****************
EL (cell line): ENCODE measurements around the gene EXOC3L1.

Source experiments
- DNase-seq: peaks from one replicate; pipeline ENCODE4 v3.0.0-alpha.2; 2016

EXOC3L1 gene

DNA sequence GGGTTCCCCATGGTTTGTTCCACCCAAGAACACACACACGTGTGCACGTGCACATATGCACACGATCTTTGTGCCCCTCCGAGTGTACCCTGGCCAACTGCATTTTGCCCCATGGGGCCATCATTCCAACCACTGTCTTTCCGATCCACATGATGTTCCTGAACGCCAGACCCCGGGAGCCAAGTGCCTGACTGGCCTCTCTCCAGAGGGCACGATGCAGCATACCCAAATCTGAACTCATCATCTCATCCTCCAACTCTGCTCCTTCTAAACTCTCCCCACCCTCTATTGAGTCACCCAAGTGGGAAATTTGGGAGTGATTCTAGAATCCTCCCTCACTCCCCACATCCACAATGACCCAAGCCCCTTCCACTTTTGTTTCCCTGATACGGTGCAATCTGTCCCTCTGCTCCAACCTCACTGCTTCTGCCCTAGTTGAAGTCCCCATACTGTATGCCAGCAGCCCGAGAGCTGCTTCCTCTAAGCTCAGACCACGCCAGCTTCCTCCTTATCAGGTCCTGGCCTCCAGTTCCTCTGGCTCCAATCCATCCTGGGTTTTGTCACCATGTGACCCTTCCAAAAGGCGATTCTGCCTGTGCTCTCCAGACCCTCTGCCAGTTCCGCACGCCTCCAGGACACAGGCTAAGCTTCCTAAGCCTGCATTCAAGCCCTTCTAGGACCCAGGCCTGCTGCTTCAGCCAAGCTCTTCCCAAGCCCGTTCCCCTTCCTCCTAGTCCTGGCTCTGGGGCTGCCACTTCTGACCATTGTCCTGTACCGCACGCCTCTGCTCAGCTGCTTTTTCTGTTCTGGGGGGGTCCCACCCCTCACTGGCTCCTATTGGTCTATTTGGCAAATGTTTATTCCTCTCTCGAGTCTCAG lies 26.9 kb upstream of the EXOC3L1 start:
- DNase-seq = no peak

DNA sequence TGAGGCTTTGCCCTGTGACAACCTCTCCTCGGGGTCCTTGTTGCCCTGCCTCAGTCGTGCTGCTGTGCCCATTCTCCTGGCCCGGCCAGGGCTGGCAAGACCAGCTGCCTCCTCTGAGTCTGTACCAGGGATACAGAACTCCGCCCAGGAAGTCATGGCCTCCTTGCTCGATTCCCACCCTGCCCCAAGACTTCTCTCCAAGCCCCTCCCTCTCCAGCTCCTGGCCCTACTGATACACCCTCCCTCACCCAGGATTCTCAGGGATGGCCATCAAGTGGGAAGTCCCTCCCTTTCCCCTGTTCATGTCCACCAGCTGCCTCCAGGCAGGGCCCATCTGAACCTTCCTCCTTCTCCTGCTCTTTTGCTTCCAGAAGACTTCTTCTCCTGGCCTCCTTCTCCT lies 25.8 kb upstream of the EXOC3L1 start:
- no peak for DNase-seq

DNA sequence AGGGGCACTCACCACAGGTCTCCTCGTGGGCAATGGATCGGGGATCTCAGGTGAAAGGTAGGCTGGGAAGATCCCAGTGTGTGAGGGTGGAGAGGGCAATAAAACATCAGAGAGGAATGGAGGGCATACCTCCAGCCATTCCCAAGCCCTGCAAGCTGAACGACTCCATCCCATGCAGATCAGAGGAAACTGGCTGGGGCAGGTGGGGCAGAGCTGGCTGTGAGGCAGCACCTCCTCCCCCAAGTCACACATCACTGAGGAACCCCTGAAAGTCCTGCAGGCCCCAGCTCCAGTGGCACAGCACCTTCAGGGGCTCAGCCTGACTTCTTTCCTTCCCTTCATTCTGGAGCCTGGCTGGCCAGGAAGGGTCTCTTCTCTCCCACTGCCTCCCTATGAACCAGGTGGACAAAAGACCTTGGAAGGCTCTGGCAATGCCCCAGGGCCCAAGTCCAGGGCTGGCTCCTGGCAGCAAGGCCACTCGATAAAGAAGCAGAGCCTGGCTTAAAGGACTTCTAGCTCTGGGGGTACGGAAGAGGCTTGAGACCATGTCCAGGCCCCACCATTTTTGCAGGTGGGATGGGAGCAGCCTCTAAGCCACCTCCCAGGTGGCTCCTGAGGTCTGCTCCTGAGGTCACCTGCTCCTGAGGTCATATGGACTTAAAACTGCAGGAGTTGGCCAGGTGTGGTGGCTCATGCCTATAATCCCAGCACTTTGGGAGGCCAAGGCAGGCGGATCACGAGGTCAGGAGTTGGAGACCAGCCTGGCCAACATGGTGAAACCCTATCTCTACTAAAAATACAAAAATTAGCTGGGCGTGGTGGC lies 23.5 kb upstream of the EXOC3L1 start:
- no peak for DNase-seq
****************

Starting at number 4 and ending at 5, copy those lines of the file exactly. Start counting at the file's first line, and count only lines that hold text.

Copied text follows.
EXOC3L1 gene

DNA sequence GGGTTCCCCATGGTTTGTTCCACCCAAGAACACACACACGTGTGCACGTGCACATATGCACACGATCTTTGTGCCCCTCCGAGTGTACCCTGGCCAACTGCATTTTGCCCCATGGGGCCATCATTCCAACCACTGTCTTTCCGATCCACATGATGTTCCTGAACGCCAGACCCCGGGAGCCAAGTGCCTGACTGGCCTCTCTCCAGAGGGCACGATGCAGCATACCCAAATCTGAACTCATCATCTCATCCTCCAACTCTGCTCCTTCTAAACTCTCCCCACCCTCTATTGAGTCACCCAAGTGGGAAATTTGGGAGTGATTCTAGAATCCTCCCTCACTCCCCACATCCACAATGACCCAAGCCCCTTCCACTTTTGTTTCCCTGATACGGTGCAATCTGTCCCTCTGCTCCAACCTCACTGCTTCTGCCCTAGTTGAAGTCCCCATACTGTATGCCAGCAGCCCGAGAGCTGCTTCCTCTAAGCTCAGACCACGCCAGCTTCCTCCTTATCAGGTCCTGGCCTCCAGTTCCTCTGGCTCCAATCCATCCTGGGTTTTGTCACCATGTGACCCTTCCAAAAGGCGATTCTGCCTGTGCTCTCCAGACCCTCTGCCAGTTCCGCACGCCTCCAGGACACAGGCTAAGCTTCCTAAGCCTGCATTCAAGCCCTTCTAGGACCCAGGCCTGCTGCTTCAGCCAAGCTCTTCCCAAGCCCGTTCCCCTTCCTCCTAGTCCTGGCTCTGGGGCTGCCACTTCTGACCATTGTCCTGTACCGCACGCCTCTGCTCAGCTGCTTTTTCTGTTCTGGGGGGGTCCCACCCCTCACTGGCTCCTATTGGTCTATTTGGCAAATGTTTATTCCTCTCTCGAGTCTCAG lies 26.9 kb upstream of the EXOC3L1 start: